By Leonard Brazil

An employee has a desk job so he rarely leaves work in the course and scope of his employment. Over the course of his 15 years with the company, he has used his own car to visit a customer on just a handful of occasions.  One day during his commute home after a full day in the office, the employee runs a red light and, tragically, kills a pedestrian.  The deceased’s representative files a wrongful death suit against the employee and the employer.  The company’s first reaction is the employee was driving home after completing a full day of work and was not driving in the course and scope of his employment so it cannot possibly be liable for the accident.  However, the answer is not so clear-cut.

California law provides that employers are vicariously liable for tortious acts (i.e., negligent driving) committed by their employees during the course and scope of their employment. The general rule is employers are not vicariously liable for tortious acts committed by employees while they commute to and from work as part of their daily commute because it is considered to be outside the course and scope of their employment.  However, there is an exception to the general rule.

If an employer benefits from an employee commuting to or from work in his own vehicle, the commute may become part of that person’s workday rendering the employer liable for the accident occurring on the commute home. The determining factor is whether the employee having his vehicle available during work hours provides an incidental benefit to the employer.  If so, the employer may be liable for the accident.  For example, if an employer approves or requires an employee to make his vehicle available for business use as a condition of employment, doing so provides an incidental benefit to the employer; thus, the employee may be deemed to be in the course and scope of employment during the commute to or from home even if the employee uses the vehicle for work reasons only on an infrequent basis.  The rationale behind the law is to reallocate the inherent risk which arises from an employee’s commute from the innocent injured person to the employer when the vehicle is used for business purposes, whether required by the job or routinely used.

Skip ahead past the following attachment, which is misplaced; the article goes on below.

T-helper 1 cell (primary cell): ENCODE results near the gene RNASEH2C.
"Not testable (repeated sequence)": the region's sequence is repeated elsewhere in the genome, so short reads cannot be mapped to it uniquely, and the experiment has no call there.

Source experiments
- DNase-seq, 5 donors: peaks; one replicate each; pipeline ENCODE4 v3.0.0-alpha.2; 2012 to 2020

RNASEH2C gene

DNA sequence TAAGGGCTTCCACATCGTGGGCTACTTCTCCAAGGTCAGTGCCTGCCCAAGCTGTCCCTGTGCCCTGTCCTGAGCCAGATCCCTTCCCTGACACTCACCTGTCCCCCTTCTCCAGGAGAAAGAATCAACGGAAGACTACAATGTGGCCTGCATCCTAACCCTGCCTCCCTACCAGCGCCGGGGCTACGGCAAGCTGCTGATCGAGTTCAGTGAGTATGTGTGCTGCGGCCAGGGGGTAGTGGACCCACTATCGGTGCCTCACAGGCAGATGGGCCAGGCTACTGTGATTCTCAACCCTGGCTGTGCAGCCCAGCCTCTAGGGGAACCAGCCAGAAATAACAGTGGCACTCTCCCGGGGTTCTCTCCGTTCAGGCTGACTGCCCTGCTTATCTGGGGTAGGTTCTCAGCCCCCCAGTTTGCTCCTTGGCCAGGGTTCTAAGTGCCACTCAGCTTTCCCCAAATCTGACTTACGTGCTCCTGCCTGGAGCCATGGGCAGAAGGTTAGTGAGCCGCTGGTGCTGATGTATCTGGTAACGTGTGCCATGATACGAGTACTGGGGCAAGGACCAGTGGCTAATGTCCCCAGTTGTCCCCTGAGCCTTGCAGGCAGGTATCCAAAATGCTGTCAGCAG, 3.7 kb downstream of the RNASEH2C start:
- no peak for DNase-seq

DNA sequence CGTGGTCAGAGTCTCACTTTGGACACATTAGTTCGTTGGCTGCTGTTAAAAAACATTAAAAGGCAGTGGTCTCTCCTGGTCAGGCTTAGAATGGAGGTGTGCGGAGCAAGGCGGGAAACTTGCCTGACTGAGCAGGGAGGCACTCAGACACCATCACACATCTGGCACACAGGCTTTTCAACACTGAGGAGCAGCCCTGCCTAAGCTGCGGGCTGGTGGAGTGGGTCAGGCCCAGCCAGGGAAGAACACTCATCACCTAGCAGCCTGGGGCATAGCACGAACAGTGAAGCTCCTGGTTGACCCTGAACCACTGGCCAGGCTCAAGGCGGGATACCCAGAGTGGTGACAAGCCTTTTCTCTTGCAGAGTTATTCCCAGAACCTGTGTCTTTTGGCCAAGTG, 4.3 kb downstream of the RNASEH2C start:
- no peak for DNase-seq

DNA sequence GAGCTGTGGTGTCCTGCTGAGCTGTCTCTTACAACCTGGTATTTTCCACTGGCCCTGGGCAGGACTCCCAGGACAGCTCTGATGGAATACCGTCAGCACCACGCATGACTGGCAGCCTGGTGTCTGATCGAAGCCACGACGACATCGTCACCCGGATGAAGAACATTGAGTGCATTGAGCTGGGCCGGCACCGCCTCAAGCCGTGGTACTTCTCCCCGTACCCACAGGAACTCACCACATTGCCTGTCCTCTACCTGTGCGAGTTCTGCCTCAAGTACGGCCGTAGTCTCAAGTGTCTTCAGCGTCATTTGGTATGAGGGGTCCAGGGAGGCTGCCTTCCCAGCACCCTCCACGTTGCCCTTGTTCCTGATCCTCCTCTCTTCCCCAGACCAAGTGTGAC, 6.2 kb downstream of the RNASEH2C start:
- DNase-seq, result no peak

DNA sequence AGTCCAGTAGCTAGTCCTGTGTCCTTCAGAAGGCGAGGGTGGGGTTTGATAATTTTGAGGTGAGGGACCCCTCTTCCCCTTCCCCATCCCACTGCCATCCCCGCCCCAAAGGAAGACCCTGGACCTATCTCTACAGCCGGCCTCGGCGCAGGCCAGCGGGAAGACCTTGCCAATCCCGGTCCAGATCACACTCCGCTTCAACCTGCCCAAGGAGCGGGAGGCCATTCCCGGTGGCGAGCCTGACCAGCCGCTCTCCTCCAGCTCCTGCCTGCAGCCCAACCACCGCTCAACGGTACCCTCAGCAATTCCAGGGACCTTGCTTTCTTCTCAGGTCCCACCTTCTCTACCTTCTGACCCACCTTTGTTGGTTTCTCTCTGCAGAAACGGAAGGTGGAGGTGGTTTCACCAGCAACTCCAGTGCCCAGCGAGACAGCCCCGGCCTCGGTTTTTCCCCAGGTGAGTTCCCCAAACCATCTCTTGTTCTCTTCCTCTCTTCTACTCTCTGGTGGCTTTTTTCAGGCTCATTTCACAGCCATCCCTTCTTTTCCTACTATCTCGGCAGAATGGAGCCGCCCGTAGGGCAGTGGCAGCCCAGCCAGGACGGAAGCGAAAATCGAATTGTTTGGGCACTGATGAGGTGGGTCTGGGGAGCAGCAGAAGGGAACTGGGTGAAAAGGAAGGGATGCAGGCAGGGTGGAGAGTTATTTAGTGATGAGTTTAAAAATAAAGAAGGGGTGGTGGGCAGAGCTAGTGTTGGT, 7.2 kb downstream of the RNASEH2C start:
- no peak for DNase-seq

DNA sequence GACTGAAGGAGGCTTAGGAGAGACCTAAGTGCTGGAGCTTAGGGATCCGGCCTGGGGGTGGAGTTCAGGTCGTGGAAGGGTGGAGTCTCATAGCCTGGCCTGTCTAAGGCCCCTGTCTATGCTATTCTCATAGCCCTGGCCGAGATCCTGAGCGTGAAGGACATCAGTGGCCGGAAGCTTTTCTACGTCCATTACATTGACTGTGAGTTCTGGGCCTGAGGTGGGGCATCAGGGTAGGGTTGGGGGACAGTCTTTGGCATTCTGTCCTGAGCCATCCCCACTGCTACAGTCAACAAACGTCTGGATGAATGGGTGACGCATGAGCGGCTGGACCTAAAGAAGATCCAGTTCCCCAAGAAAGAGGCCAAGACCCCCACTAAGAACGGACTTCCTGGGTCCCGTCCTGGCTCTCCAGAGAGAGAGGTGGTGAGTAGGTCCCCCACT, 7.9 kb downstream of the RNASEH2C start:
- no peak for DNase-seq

What Should An Employer Do

  1. If you have company vehicles, have your employees drive them exclusively for work related activities to avoid liability for accidents which occur while they commute in their personal vehicles. Also have such employees included under the company’s insurance policy.

2. If employees use their personal vehicle for work-related reasons:

 (a) Check with your insurance broker to be sure you have adequate policy limits.

 (b) Require such employees to provide proof of insurance with adequate policy limits and require them to immediately inform you if there is any change in coverage.

3. Require employees who drive a vehicle for work related reasons to provide proof of a valid driver’s license and immediately inform you if the license is suspended or revoked.

Thank you for joining us on CIarkTalk! We look forward to seeing you again on this forum. Please note that views expressed in the above blog post do not constitute legal advice and are not intended to substitute the need for an attorney to represent your interests relating to the subject matter covered by the blog. If you have any questions about this article, please feel free to contact Leonard Brazil by e-mail at lbrazil@clarktrev.com or Deborah Petito at dpetito@clarktrev.com or telephonically by calling the author at (213) 629-5700.

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